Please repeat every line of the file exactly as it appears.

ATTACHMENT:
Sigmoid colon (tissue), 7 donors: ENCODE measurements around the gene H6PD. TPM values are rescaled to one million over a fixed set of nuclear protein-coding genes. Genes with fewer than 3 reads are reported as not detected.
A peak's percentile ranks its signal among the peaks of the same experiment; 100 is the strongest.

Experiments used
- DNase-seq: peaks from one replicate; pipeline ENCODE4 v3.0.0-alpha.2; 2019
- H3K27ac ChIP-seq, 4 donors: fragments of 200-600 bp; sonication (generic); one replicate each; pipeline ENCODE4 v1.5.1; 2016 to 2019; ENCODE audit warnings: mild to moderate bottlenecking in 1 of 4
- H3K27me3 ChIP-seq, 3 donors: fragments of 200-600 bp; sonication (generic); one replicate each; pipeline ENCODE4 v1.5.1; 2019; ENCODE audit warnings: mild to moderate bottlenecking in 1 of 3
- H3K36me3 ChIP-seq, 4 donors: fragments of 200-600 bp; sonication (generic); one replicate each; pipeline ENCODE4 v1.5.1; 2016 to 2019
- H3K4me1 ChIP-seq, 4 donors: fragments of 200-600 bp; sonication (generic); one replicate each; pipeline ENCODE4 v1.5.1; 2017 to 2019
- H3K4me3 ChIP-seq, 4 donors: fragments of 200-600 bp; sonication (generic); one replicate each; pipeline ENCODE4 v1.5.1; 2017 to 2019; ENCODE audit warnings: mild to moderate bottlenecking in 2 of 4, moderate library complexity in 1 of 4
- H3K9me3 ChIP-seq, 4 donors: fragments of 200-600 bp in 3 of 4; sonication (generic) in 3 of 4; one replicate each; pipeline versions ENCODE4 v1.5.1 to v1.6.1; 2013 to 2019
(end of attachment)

Sigmoid colon (tissue), 7 donors: ENCODE measurements around the gene H6PD. TPM values are rescaled to one million over a fixed set of nuclear protein-coding genes. Genes with fewer than 3 reads are reported as not detected.
A peak's percentile ranks its signal among the peaks of the same experiment; 100 is the strongest.

Experiments used
- DNase-seq: peaks from one replicate; pipeline ENCODE4 v3.0.0-alpha.2; 2019
- H3K27ac ChIP-seq, 4 donors: fragments of 200-600 bp; sonication (generic); one replicate each; pipeline ENCODE4 v1.5.1; 2016 to 2019; ENCODE audit warnings: mild to moderate bottlenecking in 1 of 4
- H3K27me3 ChIP-seq, 3 donors: fragments of 200-600 bp; sonication (generic); one replicate each; pipeline ENCODE4 v1.5.1; 2019; ENCODE audit warnings: mild to moderate bottlenecking in 1 of 3
- H3K36me3 ChIP-seq, 4 donors: fragments of 200-600 bp; sonication (generic); one replicate each; pipeline ENCODE4 v1.5.1; 2016 to 2019
- H3K4me1 ChIP-seq, 4 donors: fragments of 200-600 bp; sonication (generic); one replicate each; pipeline ENCODE4 v1.5.1; 2017 to 2019
- H3K4me3 ChIP-seq, 4 donors: fragments of 200-600 bp; sonication (generic); one replicate each; pipeline ENCODE4 v1.5.1; 2017 to 2019; ENCODE audit warnings: mild to moderate bottlenecking in 2 of 4, moderate library complexity in 1 of 4
- H3K9me3 ChIP-seq, 4 donors: fragments of 200-600 bp in 3 of 4; sonication (generic) in 3 of 4; one replicate each; pipeline versions ENCODE4 v1.5.1 to v1.6.1; 2013 to 2019